Club Hockey season brings excitement to campus

Since Norwich’s club hockey team took the ice this season, their fan base has dramatically increased for the team. It will now be able to follow them into playoffs, as long as the players can focus on a clean game and raise enough money to support their traveling.

 For Patrick LaFevre, 20, a junior history major from Milford, N.J., it’s the pure aggression that the club team brings out on the ice that makes the games so enjoyable to watch. “I love watching those guys lay big hits out there. They’re always looking to beat up their opponents,” LaFevre said.

Norwich Cadets prepare for the club hockey white-out game. (Nick Toscano Photo)

Norwich Cadets prepare for the club hockey white-out game. (Nick Toscano Photo)

While these hits have been entertaining and have instilled fear in opponents, the team may be a bit too aggressive, said player Ryan Madigan, 20, a junior criminal justice major from Ayer, Mass. “There are way too many stupid penalties,” Madigan said, “it’s good to be aggressive, but we need to control it.”

Penalties have plagued the team this season. Although the team has had an exciting year thus far, many of the players agree that they still have room for improvement, and high on the concerns are penalties that force the team to play short-handed..

Madigan says these penalties are mostly due to the teams somewhat tough mentality. “The team just retaliates too much, we’re just too aggressive,” Murphy said.

Needless to say, while the team members see drawbacks, the crowd loves the action and they get fired up for the event-night games.

“We love the event-nights,” said David Sugrue, 19, a sophomore criminal justice major from Wilmington, Mass. and member of the team, “Some good ones were military appreciation night that the varsity team piggy-backed off us, and of course the popular ugly holiday sweater night.”

The West Point game was a highly remembered one for club hockey player Connor Murphy, 19, a criminal justice major from Westwood, Mass. “The West Point game was huge even though we lost, we still played well, the crowd was great, and we even had the regimental band there,” Murphy said.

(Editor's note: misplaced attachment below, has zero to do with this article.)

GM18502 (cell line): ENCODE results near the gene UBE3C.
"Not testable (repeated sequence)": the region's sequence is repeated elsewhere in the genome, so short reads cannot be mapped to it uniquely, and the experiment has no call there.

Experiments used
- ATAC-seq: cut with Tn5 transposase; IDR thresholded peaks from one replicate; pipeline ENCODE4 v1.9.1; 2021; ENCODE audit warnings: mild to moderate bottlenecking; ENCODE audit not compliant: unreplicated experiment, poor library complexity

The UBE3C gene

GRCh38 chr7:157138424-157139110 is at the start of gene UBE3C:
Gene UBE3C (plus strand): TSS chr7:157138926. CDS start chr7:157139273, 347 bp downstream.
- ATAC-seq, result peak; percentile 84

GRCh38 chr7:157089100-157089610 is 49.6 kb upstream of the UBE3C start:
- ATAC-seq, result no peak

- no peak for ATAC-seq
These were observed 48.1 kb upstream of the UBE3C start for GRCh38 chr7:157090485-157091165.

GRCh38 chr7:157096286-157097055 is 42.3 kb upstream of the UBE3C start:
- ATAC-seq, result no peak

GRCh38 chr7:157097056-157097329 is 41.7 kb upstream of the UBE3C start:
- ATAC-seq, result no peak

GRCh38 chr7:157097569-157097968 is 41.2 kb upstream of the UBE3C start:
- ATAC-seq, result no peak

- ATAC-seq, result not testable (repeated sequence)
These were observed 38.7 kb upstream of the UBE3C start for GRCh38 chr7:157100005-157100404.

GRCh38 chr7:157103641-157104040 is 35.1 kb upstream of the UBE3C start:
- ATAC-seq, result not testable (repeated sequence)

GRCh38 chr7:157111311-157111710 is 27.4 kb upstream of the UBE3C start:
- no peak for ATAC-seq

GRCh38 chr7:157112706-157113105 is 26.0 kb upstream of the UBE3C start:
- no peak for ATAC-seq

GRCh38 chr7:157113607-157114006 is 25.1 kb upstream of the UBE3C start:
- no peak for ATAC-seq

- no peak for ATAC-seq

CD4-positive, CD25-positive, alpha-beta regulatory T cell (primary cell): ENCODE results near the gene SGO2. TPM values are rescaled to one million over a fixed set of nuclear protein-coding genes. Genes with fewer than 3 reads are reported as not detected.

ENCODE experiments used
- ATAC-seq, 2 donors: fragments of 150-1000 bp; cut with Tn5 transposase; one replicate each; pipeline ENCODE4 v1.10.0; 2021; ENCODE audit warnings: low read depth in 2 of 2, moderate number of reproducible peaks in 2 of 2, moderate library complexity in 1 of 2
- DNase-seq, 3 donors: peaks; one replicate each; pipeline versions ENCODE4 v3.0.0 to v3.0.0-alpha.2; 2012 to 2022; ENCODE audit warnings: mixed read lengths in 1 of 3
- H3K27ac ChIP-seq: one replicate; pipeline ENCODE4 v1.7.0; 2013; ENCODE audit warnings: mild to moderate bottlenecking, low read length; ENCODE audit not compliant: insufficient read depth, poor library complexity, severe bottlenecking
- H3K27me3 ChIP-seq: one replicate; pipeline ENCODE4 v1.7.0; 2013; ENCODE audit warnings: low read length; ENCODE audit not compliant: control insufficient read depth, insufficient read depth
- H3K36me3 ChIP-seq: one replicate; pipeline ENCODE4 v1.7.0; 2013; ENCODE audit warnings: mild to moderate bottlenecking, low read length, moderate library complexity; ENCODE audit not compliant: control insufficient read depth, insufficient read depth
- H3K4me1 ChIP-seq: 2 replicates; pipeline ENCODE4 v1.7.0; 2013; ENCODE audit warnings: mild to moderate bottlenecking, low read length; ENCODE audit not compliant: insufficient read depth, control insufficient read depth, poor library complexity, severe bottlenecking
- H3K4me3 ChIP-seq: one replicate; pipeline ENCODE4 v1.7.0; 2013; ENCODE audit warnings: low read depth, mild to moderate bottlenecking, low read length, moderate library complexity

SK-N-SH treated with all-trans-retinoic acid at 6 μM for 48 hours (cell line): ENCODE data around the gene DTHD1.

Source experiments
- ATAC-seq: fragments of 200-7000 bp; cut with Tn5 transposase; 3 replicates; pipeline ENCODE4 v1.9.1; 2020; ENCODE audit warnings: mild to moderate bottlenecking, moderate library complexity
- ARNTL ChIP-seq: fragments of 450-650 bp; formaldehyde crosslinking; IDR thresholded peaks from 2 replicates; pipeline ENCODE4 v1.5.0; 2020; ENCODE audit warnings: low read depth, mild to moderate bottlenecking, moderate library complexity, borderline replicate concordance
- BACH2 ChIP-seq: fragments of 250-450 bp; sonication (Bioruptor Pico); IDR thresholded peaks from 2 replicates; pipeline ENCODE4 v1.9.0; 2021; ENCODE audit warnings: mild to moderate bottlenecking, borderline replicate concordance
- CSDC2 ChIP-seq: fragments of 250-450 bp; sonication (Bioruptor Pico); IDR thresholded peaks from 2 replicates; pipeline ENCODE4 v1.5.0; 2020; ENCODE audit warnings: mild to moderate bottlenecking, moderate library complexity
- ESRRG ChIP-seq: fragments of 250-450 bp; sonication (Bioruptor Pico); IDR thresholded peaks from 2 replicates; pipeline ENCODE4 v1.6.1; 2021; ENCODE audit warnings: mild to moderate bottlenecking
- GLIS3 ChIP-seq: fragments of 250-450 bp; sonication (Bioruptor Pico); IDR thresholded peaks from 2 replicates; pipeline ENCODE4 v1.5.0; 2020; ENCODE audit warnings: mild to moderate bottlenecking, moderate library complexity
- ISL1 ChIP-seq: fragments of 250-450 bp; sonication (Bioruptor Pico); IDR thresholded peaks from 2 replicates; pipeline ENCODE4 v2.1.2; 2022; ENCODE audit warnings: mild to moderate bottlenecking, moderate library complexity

For club hockey fan Steve Maldonado, 20, a sophomore engineering management major from Nyack, N.Y., the club teams hosted event nights really brought the school together. “Ugly sweater night was great!” Maldonado said, “Half the campus was practically there, and almost everyone participated in the theme.”

LaFevre was among one of the fans that attended the ugly sweater game and states that it was a good bonding experience between him and his peers, as they rounded up prepping their ugly sweaters to wear and cheered on the club hockey team.

“I even went around campus with some of my pals singing Christmas carols after. And we went as far as to decorate my room, it was the game that put us in the spirit,” LaFevre said.

“The West Point game was truly exciting,” said Alex Kwmuntis, 19, a sophomore environmental science major from Peabody, Mass. He mentions that the game brought a lot of school pride that night facing another military academy.

“There was a lot of enthusiasm brought to that game, I would get goose bumps whenever the band started playing and people started screaming,” Kwmuntis said.

Norwich club hockey team plays fierce. (Nick Toscano Photo)

Norwich club hockey team plays fierce. (Nick Toscano Photo)

Madigan believes that the fans have helped the team, mentioning that the team has its own Facebook page called the “Harmon Drive Hooligans,” that keeps the school up-to-date on the games and their big event nights.

The club hockey team still holds a shot at the playoffs, said Murphy. “There are still spots open, and we could potentially play a game in Florida.” Murphy says that a problem with that is that the team is forced to fundraise to participate in these events due to the university’s minimal funding for the club program.

“We do great work in the community such as putting on clinics for the youth. People really appreciate it that, we have done this just to be active in the community and give back it feels good, but what we didn’t expect was anything in return,” Madigan said. “Some people we have helped have donated checks to help our cause and we appreciate that, it’ll help us accomplish our goals and travel to places such as Florida.”

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